Despite so many people leaving their hearts in San Francisco, San Francisco itself can be pretty heartless. We have over 100,000 millionaires in The City — about 1 out of 8 people — yet somehow we have a crippling homelessness crisis that only seems to be getting worse.
To top things off, we have powerful members of our city government who, instead of actually tackling the problem from a humanistic perspective, continue to use bastardized versions of the broken windows theory to sweep it all under the rug. Instead of working on getting the homeless into homes, Supervisor Scott Wiener has been pushing to take their tents away. Similarly Supervisor Mark Farrell has submitted a ballot measure that would ban homeless encampments. All of this comes in the wake of Mayor Ed Lee’s Super Bowl debacle.
When Super Bowl 50 came into town, Mayor Lee pushed the homeless people out of downtown and “hid” them under the freeway. Of course as soon as the cameras were gone, he then had the police come through and tell those same people that they couldn’t be there. It seems that Mayor Lee, and Supervisors Wiener and Farrell, manage to forget that we’re dealing with actual human beings; people who, more than anything, need our help.
So how do we fix homelessness? Here’s an answer: give them homes. Sounds straightforward, right? But A program called “Housing First,” makes a priority out of getting homeless people into homes as quickly as possible. The program was first formulated by Tanya Tull at PATH Beyond Shelter in Los Angeles in 1988 and has since found success in states around the US and countries around the world.
Not only is Housing First a viable way to give homeless people housing, but in doing so, it can actually save the city money in the long run. Conservatives often try to block new social programs based on budgetary restrictions, but when you take into account how much money is spent each year on medical bills, cleaning bills, shelters, and all of the other expenses that exist as a direct result of homelessness, building housing for these folks actually ends up costing the city less than the alternative. Housing First is not only the humanistic solution, it’s also the best financial one.
The state of Utah has seen a 72% drop in homelessness since first enacting Housing First policies in 2005. And while San Francisco is certainly not Utah (for so many reasons really), Kelley Cutler, from the Coalition on Homelessness (COH) – a local nonprofit that advocates on behalf of homeless people – spoke to SF Sounds on possible solutions to fixing our homelessness problem:
“We need a sustainable revenue source. Since 1976, the Department of Housing and Urban Development’s nationwide budget has dropped by more than $45 billion per year [$32.6 billion as of 2014], with the biggest drop occurring between 1980 and 1983. The funding has stayed relatively flat since. This is a major factor that created the housing/homelessness crisis.”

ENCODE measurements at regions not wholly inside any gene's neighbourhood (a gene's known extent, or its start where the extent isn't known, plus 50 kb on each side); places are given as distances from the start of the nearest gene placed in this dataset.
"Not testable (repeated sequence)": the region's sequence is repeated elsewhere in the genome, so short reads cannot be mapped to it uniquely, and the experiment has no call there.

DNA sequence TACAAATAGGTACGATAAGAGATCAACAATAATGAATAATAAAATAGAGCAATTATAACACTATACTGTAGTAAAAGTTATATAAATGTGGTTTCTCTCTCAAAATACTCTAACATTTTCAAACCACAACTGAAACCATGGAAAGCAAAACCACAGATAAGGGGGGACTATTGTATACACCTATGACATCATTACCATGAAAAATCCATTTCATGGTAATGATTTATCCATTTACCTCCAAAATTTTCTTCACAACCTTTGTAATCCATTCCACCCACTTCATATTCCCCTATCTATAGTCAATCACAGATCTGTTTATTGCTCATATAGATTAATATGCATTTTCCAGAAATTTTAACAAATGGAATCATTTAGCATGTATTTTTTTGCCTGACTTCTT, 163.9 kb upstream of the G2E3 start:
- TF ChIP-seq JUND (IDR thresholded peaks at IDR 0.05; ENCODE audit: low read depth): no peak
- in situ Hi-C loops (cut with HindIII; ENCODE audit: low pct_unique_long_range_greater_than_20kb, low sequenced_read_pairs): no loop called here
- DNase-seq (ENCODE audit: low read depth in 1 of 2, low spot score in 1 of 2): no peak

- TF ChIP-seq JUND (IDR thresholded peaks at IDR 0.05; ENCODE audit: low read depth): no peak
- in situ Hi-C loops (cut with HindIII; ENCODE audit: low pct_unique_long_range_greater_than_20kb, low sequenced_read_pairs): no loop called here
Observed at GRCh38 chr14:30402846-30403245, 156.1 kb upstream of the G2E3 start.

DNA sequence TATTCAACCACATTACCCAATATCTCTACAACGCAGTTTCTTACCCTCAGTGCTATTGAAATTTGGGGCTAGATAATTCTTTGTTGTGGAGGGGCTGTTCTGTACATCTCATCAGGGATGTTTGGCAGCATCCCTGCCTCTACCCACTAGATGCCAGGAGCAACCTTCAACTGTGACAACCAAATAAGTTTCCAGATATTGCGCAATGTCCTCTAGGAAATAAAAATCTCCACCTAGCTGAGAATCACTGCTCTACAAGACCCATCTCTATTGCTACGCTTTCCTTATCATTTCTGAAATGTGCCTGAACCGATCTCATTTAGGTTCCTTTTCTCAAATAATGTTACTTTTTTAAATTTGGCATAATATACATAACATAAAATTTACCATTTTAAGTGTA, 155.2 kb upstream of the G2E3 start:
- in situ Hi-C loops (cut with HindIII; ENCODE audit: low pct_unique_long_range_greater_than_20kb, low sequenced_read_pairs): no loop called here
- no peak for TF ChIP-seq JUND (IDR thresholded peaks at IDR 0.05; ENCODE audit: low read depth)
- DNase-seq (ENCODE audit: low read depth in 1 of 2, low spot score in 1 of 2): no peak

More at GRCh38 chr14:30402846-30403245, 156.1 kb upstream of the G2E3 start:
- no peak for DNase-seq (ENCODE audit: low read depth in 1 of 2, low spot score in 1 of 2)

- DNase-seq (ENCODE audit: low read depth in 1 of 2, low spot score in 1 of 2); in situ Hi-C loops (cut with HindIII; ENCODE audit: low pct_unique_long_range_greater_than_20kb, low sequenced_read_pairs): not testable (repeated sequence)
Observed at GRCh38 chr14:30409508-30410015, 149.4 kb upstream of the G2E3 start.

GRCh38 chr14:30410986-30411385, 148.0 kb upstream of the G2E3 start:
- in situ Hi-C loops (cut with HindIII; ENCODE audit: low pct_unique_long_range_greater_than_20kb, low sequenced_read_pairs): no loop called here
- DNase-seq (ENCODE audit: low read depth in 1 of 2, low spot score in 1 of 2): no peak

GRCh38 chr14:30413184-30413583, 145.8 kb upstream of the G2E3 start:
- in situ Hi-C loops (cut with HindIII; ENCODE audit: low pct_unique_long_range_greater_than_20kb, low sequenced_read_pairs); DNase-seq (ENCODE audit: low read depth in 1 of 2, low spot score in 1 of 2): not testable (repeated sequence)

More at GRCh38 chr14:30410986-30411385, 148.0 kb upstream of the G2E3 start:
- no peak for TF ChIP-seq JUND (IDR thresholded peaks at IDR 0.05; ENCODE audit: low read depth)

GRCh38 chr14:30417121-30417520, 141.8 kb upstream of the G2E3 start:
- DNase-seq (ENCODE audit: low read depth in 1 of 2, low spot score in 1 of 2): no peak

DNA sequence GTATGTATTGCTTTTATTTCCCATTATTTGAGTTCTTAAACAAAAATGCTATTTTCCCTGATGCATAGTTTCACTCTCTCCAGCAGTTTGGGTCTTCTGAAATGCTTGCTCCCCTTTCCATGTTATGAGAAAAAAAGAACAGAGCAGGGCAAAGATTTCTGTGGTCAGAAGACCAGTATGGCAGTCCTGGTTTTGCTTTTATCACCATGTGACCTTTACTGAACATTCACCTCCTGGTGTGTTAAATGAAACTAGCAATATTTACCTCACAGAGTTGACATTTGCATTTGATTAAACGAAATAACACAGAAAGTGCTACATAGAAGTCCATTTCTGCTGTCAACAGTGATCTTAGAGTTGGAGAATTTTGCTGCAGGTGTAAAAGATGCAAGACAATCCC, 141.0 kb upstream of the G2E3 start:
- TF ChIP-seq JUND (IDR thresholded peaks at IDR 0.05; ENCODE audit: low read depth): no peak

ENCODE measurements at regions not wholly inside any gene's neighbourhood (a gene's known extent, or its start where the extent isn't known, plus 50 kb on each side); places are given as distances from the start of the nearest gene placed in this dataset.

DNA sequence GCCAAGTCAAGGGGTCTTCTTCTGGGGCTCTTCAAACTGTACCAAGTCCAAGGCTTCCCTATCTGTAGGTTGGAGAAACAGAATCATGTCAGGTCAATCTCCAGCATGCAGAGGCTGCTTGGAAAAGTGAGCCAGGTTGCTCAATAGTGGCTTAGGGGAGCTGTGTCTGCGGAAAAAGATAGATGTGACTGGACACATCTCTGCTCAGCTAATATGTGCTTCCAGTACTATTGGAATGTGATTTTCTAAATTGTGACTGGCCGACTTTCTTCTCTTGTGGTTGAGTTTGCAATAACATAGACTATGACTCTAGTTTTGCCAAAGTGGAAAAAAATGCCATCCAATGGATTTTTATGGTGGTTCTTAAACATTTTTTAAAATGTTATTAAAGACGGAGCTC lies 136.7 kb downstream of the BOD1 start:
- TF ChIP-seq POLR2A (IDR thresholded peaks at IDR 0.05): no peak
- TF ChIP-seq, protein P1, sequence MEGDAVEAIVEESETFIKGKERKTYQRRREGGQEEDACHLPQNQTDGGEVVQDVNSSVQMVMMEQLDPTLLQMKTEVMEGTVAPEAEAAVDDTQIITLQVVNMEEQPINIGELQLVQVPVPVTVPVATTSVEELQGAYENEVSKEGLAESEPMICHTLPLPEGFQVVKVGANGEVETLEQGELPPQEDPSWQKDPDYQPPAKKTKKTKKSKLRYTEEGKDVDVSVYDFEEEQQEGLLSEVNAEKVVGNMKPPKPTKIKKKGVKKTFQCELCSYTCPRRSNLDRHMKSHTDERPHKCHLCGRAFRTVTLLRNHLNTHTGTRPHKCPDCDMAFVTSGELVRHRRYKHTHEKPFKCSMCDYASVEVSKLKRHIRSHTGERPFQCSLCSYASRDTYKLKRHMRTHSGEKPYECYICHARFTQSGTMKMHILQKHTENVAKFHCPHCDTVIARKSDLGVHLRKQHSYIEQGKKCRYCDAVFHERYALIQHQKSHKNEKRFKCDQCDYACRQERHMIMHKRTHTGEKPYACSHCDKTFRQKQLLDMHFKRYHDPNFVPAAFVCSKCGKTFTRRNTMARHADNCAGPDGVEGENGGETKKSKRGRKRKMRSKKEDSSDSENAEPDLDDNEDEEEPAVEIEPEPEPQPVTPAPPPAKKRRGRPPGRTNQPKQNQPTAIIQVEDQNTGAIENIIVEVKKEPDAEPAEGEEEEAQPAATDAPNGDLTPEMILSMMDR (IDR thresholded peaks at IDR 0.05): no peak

The COH has a five-year plan with concrete solutions that would end family homelessness in San Francisco and could be applied to homelessness in the city in general. Their six-step plan called “The Roadmap,” includes: increasing affordable public and private housing subsidies, allowing affordable housing units to be specifically used for homeless housing when they turnover, moving homeless folks into vacant housing authority units, and investing in preventing homelessness in the first place. The entire plan can be seen at cohsf.org/the-roadmap/
Another measure that could greatly help alleviate the homelessness epidemic, is the addition of six more “navigation centers.” The navigation center is a pilot program launched in San Francisco in 2015 that has less rules than traditional shelters. Residents don’t have curfews, they can stay with their partners, and they can bring in their belongings. There are also mental health professionals, advocates, and counselors on hand at the navigation center to help the residents transition from living on the street to moving into more permanent housing. Since the navigation center’s opening in the Mission, they’ve served 550 people and the SF Examiner reports that “80 percent of whom have moved into stable supportive housing or were reunited with friends and family.”
Following this incredible success rate, Supervisor David Campos called in March for a state of emergency with the intention of getting state and federal dollars to help build more of these centers. Yet for some reason, Mayor Lee’s response was to say that Supervisor Campos and the other Supervisors who supported the state of emergency were “grandstanding,” and refused to sign the measure. It took a unanimous, veto-proof vote from the Board of Supervisors to finally get the measure passed and a second navigation center just opened in June. Mayor Lee was there to cut the tape.
Concrete solutions to begin solving our homelessness crisis clearly exist (There’s also a potential November ballot measure that will ask tech companies to pay a 1.5% surtax on payroll that could generate $120 million annually for housing and the homeless.) Some of the solutions are more radical than others, but that’s the thing with crises – they come about when old practices stop working or never worked at all. Fixing our homelessness problem won’t be easy and will require real political will. The question becomes whether or not the mayor, the Board of Supervisors and hopefully voters too, are willing to help do it.